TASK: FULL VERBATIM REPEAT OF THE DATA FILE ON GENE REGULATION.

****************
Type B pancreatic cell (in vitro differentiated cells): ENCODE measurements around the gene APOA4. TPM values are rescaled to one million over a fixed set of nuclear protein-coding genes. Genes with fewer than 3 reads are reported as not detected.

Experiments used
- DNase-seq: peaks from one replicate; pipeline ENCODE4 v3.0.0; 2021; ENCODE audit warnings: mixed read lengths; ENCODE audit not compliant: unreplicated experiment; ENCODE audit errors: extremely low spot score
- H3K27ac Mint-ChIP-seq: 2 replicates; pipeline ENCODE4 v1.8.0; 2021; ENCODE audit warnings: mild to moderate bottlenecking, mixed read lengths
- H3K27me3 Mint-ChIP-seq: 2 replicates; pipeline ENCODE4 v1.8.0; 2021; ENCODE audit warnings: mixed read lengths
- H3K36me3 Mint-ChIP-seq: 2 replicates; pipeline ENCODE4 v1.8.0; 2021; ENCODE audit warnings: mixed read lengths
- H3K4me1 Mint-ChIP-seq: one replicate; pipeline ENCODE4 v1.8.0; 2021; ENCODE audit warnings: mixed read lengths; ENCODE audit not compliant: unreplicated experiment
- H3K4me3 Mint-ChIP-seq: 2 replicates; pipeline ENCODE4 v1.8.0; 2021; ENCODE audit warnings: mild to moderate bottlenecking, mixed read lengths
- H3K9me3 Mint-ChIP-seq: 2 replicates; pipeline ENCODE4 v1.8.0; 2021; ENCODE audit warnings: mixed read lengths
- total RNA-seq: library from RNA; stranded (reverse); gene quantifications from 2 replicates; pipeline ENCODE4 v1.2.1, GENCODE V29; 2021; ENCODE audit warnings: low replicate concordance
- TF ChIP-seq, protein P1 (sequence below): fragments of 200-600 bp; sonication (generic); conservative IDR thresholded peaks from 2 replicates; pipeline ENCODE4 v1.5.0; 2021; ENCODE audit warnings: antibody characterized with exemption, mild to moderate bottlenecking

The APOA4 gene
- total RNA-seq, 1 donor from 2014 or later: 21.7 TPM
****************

Type B pancreatic cell (in vitro differentiated cells): ENCODE measurements around the gene APOA4. TPM values are rescaled to one million over a fixed set of nuclear protein-coding genes. Genes with fewer than 3 reads are reported as not detected.

Experiments used
- DNase-seq: peaks from one replicate; pipeline ENCODE4 v3.0.0; 2021; ENCODE audit warnings: mixed read lengths; ENCODE audit not compliant: unreplicated experiment; ENCODE audit errors: extremely low spot score
- H3K27ac Mint-ChIP-seq: 2 replicates; pipeline ENCODE4 v1.8.0; 2021; ENCODE audit warnings: mild to moderate bottlenecking, mixed read lengths
- H3K27me3 Mint-ChIP-seq: 2 replicates; pipeline ENCODE4 v1.8.0; 2021; ENCODE audit warnings: mixed read lengths
- H3K36me3 Mint-ChIP-seq: 2 replicates; pipeline ENCODE4 v1.8.0; 2021; ENCODE audit warnings: mixed read lengths
- H3K4me1 Mint-ChIP-seq: one replicate; pipeline ENCODE4 v1.8.0; 2021; ENCODE audit warnings: mixed read lengths; ENCODE audit not compliant: unreplicated experiment
- H3K4me3 Mint-ChIP-seq: 2 replicates; pipeline ENCODE4 v1.8.0; 2021; ENCODE audit warnings: mild to moderate bottlenecking, mixed read lengths
- H3K9me3 Mint-ChIP-seq: 2 replicates; pipeline ENCODE4 v1.8.0; 2021; ENCODE audit warnings: mixed read lengths
- total RNA-seq: library from RNA; stranded (reverse); gene quantifications from 2 replicates; pipeline ENCODE4 v1.2.1, GENCODE V29; 2021; ENCODE audit warnings: low replicate concordance
- TF ChIP-seq, protein P1 (sequence below): fragments of 200-600 bp; sonication (generic); conservative IDR thresholded peaks from 2 replicates; pipeline ENCODE4 v1.5.0; 2021; ENCODE audit warnings: antibody characterized with exemption, mild to moderate bottlenecking

The APOA4 gene
- total RNA-seq, 1 donor from 2014 or later: 21.7 TPM